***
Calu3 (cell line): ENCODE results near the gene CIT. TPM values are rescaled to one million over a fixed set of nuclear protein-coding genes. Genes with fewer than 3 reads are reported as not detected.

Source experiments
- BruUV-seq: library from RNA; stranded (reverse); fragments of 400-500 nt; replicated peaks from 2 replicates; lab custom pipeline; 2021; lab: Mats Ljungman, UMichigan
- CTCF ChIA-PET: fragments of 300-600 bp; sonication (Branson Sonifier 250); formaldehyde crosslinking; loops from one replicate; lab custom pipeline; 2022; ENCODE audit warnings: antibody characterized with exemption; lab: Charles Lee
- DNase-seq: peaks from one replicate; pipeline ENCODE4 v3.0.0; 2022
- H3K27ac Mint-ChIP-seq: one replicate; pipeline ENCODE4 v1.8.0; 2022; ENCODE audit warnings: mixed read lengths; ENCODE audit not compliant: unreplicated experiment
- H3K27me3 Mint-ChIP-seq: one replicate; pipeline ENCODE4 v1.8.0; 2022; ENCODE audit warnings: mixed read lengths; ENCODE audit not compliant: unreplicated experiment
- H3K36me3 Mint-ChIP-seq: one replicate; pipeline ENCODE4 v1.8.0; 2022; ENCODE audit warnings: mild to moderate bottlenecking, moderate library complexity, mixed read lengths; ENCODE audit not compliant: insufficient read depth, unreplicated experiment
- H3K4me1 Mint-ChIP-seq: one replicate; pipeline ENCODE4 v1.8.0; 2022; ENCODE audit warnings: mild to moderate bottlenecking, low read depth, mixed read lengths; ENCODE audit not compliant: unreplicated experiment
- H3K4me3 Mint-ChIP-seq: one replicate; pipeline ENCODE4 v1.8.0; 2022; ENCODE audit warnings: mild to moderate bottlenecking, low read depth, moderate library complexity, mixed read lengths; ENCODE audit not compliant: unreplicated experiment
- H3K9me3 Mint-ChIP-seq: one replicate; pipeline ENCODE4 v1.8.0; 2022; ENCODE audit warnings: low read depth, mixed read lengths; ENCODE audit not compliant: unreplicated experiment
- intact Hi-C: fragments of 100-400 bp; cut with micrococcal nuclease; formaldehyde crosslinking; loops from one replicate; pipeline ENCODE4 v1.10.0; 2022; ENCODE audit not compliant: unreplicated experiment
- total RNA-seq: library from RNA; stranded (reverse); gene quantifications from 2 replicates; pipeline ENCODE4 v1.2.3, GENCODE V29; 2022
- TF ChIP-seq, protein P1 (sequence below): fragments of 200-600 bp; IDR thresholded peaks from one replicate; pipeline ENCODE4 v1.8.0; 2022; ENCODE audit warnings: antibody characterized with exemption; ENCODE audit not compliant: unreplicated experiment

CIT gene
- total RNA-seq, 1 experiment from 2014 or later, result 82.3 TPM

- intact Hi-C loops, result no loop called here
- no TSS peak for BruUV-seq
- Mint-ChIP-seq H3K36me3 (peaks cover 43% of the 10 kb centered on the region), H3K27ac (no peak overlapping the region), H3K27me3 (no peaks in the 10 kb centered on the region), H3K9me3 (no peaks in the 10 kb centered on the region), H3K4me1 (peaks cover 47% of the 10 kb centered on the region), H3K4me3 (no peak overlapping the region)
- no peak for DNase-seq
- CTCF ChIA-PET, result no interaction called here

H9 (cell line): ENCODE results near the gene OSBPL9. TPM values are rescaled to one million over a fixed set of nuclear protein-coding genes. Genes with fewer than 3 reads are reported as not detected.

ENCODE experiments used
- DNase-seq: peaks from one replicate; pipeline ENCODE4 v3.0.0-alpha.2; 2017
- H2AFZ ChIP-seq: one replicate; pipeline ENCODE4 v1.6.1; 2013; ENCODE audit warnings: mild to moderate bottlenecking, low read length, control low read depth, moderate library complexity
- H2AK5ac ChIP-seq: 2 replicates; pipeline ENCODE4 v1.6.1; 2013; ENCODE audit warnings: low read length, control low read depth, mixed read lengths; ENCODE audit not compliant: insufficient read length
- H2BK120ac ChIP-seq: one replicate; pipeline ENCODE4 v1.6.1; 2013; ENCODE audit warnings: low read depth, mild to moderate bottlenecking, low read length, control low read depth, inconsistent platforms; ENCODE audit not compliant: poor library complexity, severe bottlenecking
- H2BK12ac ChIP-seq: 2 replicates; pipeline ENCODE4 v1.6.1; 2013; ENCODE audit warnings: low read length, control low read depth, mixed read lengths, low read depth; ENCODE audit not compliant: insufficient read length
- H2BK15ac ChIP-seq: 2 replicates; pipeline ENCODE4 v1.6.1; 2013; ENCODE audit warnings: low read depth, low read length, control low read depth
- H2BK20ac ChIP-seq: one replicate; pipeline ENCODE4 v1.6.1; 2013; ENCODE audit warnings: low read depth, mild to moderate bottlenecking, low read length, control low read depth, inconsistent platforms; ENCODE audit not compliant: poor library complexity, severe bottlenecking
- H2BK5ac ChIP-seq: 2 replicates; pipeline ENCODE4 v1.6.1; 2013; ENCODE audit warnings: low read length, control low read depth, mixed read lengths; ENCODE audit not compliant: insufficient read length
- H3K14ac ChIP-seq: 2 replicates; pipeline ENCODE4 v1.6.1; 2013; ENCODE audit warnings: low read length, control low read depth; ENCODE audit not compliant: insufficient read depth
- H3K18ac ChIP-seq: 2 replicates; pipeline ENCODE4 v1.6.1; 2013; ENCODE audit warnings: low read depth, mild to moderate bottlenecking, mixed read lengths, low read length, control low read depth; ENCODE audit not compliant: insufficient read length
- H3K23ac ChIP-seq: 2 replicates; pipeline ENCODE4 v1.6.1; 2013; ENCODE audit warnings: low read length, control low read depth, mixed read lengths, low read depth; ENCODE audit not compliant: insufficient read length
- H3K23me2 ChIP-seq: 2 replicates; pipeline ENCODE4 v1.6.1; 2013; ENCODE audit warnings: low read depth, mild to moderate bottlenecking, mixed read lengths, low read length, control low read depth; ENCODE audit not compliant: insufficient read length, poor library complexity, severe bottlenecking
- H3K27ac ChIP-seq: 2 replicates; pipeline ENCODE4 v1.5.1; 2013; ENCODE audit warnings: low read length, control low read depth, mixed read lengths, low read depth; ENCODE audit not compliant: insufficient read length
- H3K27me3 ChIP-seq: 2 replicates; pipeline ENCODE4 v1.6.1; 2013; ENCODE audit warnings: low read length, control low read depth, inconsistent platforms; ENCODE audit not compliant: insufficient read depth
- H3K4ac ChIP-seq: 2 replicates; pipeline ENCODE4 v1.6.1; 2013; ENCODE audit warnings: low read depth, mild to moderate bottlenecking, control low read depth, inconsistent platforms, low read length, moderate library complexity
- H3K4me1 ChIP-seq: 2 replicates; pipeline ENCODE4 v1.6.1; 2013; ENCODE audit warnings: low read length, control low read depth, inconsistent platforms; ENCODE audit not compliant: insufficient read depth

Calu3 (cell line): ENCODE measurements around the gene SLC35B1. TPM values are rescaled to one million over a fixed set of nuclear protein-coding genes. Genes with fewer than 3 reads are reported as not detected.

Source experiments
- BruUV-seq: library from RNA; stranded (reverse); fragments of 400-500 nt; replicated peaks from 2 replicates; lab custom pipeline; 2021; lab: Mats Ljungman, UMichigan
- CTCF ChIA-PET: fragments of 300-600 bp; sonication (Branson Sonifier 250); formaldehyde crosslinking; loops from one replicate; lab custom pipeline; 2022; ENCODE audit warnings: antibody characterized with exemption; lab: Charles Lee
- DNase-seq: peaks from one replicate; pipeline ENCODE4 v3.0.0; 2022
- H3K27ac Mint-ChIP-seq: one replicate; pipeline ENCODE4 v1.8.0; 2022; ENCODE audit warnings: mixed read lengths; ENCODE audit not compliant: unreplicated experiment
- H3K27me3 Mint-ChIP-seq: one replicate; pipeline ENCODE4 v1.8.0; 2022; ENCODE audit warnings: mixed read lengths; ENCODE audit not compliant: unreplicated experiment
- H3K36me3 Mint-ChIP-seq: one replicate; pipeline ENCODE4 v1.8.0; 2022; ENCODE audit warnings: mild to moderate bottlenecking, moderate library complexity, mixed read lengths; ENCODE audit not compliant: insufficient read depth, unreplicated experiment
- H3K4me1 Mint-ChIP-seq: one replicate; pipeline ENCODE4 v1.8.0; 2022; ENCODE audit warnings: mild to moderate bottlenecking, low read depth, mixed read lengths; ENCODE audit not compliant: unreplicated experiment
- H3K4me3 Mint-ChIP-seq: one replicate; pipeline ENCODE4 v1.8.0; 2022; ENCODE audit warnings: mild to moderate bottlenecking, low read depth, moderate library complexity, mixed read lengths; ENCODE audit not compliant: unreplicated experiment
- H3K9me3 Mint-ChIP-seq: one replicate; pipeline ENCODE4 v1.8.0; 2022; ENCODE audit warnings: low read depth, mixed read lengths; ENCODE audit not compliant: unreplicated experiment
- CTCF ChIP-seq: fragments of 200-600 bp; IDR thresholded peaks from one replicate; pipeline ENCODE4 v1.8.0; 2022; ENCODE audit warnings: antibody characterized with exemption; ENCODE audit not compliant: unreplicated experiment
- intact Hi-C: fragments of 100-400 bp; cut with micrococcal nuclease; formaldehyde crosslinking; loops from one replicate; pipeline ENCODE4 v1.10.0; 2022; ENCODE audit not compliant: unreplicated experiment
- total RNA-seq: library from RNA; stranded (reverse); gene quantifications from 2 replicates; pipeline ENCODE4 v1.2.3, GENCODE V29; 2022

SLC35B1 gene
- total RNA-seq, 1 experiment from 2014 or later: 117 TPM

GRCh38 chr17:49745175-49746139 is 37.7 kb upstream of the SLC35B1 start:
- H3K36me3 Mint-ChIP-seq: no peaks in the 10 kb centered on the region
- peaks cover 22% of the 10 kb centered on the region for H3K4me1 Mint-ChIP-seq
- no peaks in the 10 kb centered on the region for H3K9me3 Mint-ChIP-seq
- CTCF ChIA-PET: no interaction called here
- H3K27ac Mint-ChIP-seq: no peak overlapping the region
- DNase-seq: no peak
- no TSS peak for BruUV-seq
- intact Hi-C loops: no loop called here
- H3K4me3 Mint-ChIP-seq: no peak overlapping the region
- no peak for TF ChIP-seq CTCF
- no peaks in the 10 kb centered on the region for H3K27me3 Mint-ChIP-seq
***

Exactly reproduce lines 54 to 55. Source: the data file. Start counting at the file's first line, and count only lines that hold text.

SLC35B1 gene
- total RNA-seq, 1 experiment from 2014 or later: 117 TPM